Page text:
Though the message of “Stupid Girls” is just as antiwoman as it is pro-, it’s still the most feminist thing to hit the airwaves this year–a sad state of affairs considering that the Gossip just released a video for “Standing in the Way of Control,” a tune from their powerful new album of the same name on Kill Rock Stars. (I worked as the Gossip’s publicist from 2002 to 2004 and for other KRS bands until mid-2005.) A trio of two queer women and one straight guy based in Portland, Oregon, the Gossip are well-known as pro-queer, pro-fat, and pro-gender radical, with lyrics that encourage rebel girls and boys everywhere to live and love however they want. They’re the most beloved feminist band still active in the American punk underground now that Le Tigre has broken up. The new video, though, is evacuated of meaning–especially baffling considering it’s the band’s first proper video, made to promote what’s being positioned as its breakthrough album.

It’s not as though the song itself–a taut, dancy burner with fight-the-power lyrics–demanded a content-free video. Singer Beth Ditto pushes out the lines “Standing in the way of control / Yeah, live your life / Surviving the only way that you know” with such full-throttle gospel fervor you expect an “Amen!” at the end, and given the band’s history and politics her words read as a defiant claim of radical identity, a shout-out to all the folks listening for whom just drawing breath is an act of rebellion.

But what’s actually on the screen? The video starts with Atari 2600-grade rainbow clouds and brick walls, which dissolve into a still graphic of a buff, naked African-American man. The shot pans down, and in place of the man’s penis is a mystery bassist in a ski mask, playing the song’s disco-fied bass line. (The band is bassless, consisting of guitarist Brace Paine, drummer Hannah Blilie, and Ditto.) An animated hand strokes the bassist and rays of light shoot from his body, a la the Virgen de Guadalupe. Then we see Ditto, Paine, and Blilie, with layers of hypercolorful eight-bit loops weaving around them: abstract shapes (diamonds, arcs), objects (walls, disco balls), even body parts (teeth getting brushed, an ass getting tattooed). But the most striking thing isn’t the postironic 2-D computer animation–thanks to Paper Rad, the aesthetic’s pretty familiar by now. It’s that the band, despite its passion for connecting the political and the personal, does not once address the camera. They look off into space or at the ground. Most of the time Paine’s eyes are hidden behind his greasy skatebangs and Ditto’s mouth is covered by her microphone (when she’s not entirely obscured by a floating dog with a giant sandwich for a snout). And though Ditto’s an unremitting fat-pride advocate, both onstage and off, in the video we only see her from the waist up.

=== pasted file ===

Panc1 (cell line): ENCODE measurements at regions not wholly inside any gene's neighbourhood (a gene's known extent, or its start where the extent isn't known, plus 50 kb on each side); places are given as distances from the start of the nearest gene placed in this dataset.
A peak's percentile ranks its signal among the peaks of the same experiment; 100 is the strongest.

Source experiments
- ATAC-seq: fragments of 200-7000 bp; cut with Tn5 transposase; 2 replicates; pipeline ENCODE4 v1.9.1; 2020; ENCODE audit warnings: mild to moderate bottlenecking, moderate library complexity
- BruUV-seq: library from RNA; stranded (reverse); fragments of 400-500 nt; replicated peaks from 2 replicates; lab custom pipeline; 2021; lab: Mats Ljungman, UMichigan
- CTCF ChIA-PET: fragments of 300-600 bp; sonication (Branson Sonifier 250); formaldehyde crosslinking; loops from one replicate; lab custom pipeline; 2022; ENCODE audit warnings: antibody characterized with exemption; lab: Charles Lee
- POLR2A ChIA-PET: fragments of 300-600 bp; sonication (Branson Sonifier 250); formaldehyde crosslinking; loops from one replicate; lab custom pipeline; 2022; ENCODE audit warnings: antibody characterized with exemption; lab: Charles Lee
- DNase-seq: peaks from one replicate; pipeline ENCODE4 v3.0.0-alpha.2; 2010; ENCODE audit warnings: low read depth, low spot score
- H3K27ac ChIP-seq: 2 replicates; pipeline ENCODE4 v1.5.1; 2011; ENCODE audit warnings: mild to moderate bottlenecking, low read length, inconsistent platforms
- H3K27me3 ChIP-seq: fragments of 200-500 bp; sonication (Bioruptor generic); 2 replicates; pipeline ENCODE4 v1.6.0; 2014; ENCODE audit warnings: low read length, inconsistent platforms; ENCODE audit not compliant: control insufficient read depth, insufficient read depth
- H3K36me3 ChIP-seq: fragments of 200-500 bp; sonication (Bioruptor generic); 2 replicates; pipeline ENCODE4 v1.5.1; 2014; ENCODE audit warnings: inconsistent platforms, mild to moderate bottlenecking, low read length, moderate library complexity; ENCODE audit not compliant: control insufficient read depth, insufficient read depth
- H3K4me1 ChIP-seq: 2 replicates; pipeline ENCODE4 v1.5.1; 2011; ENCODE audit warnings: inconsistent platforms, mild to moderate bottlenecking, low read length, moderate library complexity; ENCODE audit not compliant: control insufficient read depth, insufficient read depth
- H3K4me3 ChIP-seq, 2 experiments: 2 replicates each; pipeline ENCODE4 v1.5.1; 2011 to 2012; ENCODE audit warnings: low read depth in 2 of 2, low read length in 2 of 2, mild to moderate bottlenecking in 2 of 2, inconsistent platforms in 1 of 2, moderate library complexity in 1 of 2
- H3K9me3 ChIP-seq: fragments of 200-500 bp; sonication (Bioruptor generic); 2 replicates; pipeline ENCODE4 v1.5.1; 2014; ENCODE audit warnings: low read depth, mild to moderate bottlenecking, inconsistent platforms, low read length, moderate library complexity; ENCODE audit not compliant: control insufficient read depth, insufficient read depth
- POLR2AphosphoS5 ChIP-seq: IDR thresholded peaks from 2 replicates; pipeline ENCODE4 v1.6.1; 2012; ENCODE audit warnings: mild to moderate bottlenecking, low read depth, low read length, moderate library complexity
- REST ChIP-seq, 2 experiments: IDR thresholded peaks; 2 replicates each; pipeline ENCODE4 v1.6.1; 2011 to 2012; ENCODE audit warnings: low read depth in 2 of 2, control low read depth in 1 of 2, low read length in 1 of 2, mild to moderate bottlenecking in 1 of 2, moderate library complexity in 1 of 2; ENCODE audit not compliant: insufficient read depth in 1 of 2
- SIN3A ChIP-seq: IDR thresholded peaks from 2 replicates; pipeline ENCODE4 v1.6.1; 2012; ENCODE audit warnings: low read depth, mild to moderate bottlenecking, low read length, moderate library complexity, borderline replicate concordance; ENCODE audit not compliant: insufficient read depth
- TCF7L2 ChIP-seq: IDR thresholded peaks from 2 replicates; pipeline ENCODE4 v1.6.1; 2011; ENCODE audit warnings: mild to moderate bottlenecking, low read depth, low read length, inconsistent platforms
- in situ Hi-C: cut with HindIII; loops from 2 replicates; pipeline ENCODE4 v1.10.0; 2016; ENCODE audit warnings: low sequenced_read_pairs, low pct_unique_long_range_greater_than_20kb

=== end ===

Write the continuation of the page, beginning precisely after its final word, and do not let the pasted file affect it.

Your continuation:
When an overexposed star like Pink can be so blunt with her half-assed politics, why are these indie icons so coy about their revolutionary message? If like me you’re a fan of the Gossip, you’ll probably try to rationalize this away: Maybe the video’s supposed to be a comment on the vapidity of image-based media. Maybe it’s glorifying lo-tech DIY art. Maybe the Gossip figure that without exposure on mainstream outlets like MTV2 they’re pretty much just playing to their existing audience, and they don’t want to preach to the choir with a polemical video. But trying to explain why the band isn’t saying anything with this video is really just a backward acknowledgment that videos do have power–and that this one doesn’t use it.

It seems like our ability to ask anything big of pop forms is continually ebbing–instead we get signifiers to work with. Pink’s feminism consists of little more than sorting signifiers into a “good girl” pile and a “bad girl” pile, and the Gossip hide their version behind a playful jumble of brightly colored whatever–which I’m afraid might signify that they’re giving up the fight they called on all of us to join, hemming themselves in because they don’t want the cool kids to make fun of them for being too sincere. It’s enough to make a girl put down her football and pick up a video camera.